MAYFIELD, Ky. (AP) — A group of workers who claim they were not allowed to leave a Kentucky candle factory before a tornado destroyed the building have filed a second lawsuit against the company.
The suit filed Thursday in Graves County accuses Mayfield Consumer Products and one of its supervisors of false imprisonment and infliction of emotional distress. The complaint includes the families of three workers who died when the tornado hit the plant on Dec. 10, 2021.
Some of the same workers had joined a federal class action lawsuit that made similar claims. The storms killed dozens of people across the state, including six at the Mayfield plant.
Several of the plaintiffs said they were told they would be “terminated” if they left as the storm approached, according to the lawsuit. One of those workers, Elijah Johnson, said in media accounts last year that he walked into a supervisor's office with a group of employees who were asking to leave. Johnson said he "asked to leave and they told me I'd be fired,” the lawsuit said. Johnson was injured and hospitalized after the storm hit.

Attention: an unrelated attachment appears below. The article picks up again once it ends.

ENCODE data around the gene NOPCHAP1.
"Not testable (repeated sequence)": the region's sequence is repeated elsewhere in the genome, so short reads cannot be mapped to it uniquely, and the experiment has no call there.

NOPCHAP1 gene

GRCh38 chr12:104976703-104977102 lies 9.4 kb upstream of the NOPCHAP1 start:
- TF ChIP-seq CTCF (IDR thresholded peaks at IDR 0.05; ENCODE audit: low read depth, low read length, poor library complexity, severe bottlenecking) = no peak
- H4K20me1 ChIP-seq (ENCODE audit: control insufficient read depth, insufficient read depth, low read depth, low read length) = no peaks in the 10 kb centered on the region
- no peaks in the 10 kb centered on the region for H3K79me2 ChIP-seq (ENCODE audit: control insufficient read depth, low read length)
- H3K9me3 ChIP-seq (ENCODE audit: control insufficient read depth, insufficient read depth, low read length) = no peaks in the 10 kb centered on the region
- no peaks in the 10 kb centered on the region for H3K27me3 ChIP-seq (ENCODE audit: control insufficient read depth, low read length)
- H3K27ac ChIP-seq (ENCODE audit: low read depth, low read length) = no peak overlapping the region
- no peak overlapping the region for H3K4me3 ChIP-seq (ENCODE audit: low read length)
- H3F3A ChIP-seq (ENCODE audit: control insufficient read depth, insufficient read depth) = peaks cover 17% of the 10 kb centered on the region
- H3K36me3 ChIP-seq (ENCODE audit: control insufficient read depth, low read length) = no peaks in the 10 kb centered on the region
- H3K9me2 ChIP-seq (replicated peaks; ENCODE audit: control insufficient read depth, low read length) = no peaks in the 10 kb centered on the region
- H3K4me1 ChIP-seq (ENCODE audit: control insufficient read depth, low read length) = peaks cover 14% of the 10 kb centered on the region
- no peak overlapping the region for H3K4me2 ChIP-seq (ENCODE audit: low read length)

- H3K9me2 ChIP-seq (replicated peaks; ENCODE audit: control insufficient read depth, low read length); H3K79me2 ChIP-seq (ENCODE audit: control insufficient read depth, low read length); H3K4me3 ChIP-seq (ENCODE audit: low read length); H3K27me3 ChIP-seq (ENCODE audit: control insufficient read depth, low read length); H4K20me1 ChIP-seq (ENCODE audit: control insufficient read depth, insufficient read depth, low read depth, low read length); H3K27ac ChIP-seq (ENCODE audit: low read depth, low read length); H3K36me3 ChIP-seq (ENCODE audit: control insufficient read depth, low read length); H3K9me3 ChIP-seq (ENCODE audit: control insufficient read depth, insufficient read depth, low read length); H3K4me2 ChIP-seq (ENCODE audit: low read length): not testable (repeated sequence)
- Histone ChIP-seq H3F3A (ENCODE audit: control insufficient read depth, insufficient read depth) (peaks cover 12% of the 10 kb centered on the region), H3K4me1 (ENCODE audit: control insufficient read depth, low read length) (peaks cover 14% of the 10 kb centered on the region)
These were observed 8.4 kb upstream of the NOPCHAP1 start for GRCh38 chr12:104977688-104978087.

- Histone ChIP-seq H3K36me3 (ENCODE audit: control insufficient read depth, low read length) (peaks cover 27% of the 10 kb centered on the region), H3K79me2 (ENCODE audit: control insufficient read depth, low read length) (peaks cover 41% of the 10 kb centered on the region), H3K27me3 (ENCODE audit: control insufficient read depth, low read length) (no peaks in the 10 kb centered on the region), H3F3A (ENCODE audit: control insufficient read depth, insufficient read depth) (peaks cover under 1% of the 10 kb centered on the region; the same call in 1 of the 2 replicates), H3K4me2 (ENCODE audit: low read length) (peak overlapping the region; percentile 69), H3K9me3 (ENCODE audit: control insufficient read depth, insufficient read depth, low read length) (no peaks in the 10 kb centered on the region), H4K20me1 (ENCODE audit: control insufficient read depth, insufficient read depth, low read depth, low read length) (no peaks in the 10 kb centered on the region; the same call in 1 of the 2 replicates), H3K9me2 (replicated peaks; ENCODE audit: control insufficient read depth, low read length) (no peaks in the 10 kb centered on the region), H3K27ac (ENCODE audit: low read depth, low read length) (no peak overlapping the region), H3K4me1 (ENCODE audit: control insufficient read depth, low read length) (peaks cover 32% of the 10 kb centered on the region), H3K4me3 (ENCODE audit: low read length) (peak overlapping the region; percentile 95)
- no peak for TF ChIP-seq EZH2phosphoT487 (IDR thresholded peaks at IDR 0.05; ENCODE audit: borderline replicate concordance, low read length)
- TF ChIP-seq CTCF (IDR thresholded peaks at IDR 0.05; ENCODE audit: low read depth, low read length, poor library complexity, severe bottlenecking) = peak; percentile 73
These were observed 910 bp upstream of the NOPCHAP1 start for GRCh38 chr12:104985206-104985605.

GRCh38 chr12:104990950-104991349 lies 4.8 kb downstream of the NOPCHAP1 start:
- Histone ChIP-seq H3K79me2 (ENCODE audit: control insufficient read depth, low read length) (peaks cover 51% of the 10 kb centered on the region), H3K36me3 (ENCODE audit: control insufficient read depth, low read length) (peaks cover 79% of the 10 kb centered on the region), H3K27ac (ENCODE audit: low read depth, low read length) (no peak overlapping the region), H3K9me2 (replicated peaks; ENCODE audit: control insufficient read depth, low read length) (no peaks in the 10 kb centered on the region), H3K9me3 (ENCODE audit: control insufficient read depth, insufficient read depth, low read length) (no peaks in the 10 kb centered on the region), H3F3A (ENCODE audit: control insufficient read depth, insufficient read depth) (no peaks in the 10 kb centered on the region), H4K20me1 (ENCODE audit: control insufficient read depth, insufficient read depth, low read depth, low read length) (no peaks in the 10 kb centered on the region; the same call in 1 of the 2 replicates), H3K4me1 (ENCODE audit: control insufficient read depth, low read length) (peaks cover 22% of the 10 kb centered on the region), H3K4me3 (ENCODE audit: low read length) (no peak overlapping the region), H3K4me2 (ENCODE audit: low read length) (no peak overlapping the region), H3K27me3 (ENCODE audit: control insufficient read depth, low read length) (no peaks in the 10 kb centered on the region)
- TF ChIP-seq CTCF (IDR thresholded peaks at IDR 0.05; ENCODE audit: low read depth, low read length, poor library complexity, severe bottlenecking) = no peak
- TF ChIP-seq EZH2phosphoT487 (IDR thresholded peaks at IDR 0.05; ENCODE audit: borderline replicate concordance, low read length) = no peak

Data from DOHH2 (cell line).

The company has disputed Johnson's claim. A statement released by its lawyer last month said Johnson told another employee that he was told not to leave after the factory told employees to shelter in place. The company said Johnson had clocked in to work about 15 minutes before that happened, the statement said.
On Thursday, a spokesman for the company said in an email they had not reviewed the new lawsuit but said the supervisor who communicated with employees “was a hero on the night of the tornado and (the company) will zealously defend any claims made against him.”
The lawsuit says the company had more than three hours of notice that severe weather was approaching the area. It alleges the company did not train its employees in emergency safety procedures and had just a central hallway and two bathrooms for 110 employees to shelter in during the tornado.
Last month, a group of workers, including Johnson, alleged in a filing with the National Labor Relations Board that the company was interfering with worker compensation benefits because they participated in an Occupational Safety and Health Administration investigation.
The company has been fined $40,000 by OSHA for violations of federal labor law.
The company said in a statement last month that it complied with the OSHA investigation “to the best of its ability and even facilitated several employee interviews.”